Italy [electronic resource] : Staff Report for the 2015 Article IV Consultation, International Monetary Fund. European Dept.

International Monetary Fund. European Dept.
Washington, D.C. : International Monetary Fund, 2015.
Government document
1 online resource (70 p.)
IMF eLibrary
IMF Staff Country Reports: Country Report No. 15/166

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KEY ISSUES Seizing the Window of Opportunity for Reform and Growth Context: Euro area-wide policies and national efforts have supported a turnaround in market sentiment and real activity. Italy’s performance since the crisis, however, has been among the weakest in the euro area. Real activity and investment are still far from their precrisis levels; unemployment is high; and public debt, at 130 percent of GDP, is a source of risk. Low productivity and impaired balance sheets continue to weigh on the recovery and cloud medium-term growth prospects. Policies: There is now a window of opportunity to push ahead with deeper reforms to re-ignite growth. This requires actions on multiple fronts, which are mutually reinforcing: • Tackling the long standing productivity problem. A wide-ranging reform to raise the efficiency of public services at all levels of government would not only provide better quality and cheaper services but would also raise private sector productivity. The implementation of the Annual Competition law would further liberalize product and service markets, benefiting producers and consumers. Completing the Jobs Act would create better incentives to hire and train workers, while greater firm-level wage bargaining will make labor more responsive to economic conditions. • Supporting balance sheet repair. A broad-based strategy to strengthen bank and corporate balance sheets will support recovery. More provisioning and write-offs, a revived distressed debt market, and enhanced insolvency regime would accelerate the reduction of NPLs. Establishing standard criteria for bank assessments of the viability of SMEs and introducing guidelines for creditor-led restructuring would accelerate the process of dealing with distressed SMEs. • Rebalancing fiscal adjustment and reducing public debt. Fiscal rebalancing is needed to reduce the high taxes on labor and capital, through savings from past and ongoing spending reviews. The planned small fiscal adjustment is appropriate in the near term, given the still-weak growth and high debt. In the medium term, a modest structural surplus would reduce debt faster, providing valuable insurance against changes in market sentiment, and helping comply with EU fiscal rules. More ambitious privatization targets would also help.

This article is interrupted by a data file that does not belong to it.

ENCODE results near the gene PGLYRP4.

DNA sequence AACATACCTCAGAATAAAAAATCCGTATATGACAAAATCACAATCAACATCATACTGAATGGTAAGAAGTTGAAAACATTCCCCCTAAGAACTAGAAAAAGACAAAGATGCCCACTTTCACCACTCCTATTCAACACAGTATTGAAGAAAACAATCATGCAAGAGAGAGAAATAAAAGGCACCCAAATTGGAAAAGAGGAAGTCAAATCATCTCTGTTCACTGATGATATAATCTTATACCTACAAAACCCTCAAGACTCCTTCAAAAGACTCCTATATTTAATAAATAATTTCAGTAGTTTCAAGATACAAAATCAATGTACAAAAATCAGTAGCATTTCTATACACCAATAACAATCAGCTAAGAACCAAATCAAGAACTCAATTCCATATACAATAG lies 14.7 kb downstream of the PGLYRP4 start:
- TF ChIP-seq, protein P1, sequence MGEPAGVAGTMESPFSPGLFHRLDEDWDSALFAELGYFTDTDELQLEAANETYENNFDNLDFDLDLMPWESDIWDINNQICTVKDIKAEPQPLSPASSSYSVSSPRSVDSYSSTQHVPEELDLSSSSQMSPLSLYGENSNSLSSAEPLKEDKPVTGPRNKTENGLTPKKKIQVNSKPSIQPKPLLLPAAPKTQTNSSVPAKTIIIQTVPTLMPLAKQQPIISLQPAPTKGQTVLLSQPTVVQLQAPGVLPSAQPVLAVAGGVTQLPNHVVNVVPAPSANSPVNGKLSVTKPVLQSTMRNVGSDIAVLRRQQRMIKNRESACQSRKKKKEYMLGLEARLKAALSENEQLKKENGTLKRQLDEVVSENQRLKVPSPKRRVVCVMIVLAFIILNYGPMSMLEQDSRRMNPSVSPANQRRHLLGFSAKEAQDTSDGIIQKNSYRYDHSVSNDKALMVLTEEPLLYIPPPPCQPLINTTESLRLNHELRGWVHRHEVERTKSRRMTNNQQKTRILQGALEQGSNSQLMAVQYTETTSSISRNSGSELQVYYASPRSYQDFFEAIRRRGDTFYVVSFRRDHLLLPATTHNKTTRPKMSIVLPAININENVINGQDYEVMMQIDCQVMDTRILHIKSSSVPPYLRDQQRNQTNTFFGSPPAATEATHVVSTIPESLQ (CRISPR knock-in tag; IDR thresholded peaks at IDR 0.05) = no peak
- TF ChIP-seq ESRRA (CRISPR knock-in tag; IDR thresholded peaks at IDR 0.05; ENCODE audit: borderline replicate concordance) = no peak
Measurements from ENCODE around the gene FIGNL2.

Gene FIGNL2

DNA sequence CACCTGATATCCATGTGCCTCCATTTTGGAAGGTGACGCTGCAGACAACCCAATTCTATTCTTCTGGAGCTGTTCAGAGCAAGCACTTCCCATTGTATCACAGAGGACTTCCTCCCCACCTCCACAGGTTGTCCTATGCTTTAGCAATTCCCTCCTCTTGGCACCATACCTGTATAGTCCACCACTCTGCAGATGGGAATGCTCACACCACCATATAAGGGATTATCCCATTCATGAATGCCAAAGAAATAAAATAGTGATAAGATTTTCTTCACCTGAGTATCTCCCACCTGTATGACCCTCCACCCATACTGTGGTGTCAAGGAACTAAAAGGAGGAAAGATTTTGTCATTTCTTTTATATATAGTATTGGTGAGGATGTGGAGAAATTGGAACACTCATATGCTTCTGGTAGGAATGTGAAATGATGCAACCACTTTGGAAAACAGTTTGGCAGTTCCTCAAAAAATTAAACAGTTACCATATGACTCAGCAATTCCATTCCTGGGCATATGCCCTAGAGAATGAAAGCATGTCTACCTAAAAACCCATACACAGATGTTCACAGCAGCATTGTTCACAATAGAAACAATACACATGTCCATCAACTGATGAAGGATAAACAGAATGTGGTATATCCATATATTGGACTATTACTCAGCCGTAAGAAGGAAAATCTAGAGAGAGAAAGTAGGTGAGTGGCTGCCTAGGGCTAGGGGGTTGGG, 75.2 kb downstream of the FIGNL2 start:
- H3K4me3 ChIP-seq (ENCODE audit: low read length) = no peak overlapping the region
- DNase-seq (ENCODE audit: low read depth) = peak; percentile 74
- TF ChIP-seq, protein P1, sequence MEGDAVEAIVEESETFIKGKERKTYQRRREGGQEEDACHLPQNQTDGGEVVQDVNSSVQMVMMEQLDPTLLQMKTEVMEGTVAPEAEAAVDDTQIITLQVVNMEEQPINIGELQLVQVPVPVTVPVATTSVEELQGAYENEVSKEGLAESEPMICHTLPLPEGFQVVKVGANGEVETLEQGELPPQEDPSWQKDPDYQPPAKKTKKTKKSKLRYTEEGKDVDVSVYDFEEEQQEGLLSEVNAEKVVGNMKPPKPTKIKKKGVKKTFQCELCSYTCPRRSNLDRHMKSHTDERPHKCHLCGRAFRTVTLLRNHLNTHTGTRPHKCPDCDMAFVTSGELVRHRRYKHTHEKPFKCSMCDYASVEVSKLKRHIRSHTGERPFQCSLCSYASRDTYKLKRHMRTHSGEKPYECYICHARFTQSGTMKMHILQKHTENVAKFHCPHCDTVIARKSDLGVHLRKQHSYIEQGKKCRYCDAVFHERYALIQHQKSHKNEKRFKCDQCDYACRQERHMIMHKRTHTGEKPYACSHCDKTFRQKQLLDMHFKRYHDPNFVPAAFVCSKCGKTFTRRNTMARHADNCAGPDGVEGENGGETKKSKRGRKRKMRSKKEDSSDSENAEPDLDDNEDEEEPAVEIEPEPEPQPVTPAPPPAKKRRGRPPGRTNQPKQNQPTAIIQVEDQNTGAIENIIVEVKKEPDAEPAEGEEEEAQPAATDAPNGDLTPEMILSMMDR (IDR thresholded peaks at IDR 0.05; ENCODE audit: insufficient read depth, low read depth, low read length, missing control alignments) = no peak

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International Monetary Fund. European Dept.
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